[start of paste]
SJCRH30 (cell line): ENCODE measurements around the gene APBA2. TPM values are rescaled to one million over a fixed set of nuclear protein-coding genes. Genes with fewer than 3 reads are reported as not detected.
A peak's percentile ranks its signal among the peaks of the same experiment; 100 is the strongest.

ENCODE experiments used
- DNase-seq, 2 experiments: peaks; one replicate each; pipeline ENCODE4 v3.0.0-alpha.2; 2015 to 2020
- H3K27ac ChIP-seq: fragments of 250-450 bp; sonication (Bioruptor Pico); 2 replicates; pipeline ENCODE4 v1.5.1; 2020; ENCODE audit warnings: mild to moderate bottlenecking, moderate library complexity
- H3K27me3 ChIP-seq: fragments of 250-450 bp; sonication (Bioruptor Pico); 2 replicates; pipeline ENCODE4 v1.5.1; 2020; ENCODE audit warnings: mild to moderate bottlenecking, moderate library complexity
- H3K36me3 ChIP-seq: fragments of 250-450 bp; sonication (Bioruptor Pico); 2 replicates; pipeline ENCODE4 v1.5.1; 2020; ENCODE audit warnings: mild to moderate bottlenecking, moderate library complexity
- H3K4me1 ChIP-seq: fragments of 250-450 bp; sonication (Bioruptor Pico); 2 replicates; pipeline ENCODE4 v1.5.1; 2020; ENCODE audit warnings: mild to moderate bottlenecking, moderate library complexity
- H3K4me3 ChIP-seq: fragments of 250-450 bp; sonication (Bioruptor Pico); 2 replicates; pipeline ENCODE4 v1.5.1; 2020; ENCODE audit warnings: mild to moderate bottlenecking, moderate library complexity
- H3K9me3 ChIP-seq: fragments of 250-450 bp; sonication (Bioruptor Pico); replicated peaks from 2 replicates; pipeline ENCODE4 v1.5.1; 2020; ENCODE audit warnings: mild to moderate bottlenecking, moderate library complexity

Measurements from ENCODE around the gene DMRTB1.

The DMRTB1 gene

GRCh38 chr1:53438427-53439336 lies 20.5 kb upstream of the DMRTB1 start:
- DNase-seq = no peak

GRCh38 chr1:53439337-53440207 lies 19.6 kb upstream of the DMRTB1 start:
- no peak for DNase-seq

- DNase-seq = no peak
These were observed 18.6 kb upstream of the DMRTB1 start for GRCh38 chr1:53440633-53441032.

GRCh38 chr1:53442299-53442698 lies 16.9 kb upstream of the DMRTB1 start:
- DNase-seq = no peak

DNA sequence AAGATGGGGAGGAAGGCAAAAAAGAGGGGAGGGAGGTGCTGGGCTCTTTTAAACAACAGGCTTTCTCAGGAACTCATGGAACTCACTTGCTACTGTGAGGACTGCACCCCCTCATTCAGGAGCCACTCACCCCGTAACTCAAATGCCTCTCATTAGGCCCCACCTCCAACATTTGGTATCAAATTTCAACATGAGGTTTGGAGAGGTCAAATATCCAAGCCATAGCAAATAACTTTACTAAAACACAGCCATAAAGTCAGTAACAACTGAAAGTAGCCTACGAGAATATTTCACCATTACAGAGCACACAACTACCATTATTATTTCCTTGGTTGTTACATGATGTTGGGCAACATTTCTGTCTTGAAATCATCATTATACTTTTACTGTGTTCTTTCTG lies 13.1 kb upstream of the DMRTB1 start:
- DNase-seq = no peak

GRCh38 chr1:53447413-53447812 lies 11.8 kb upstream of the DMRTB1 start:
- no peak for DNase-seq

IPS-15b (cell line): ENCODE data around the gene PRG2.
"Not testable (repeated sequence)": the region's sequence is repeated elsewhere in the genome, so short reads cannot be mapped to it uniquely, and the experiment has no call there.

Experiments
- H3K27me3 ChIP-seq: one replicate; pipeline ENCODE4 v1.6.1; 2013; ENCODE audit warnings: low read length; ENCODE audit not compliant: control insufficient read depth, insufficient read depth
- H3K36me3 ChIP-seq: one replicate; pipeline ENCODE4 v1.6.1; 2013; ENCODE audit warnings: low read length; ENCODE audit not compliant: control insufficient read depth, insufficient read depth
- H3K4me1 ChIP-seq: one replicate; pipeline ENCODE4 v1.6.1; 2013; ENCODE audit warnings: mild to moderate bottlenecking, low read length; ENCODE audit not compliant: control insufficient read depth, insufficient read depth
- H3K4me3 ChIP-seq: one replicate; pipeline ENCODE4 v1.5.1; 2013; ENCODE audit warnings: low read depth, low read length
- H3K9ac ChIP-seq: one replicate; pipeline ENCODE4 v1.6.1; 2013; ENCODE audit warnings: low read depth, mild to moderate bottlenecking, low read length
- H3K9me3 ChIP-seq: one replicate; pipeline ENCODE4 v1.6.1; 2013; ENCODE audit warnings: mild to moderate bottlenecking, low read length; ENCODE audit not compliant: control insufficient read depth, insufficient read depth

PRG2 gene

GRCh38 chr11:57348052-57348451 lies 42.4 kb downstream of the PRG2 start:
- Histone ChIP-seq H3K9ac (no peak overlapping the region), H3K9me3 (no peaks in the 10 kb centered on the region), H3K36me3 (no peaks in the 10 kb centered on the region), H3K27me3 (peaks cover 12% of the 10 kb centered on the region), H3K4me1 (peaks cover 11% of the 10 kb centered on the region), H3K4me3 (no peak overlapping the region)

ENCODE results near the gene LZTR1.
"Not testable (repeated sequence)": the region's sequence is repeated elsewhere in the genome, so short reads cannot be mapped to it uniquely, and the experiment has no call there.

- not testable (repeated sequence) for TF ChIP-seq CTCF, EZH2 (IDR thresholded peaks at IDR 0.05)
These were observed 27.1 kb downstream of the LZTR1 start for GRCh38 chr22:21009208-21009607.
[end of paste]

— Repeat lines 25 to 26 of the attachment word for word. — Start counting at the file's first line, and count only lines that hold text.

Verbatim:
IPS-15b (cell line): ENCODE data around the gene PRG2.
"Not testable (repeated sequence)": the region's sequence is repeated elsewhere in the genome, so short reads cannot be mapped to it uniquely, and the experiment has no call there.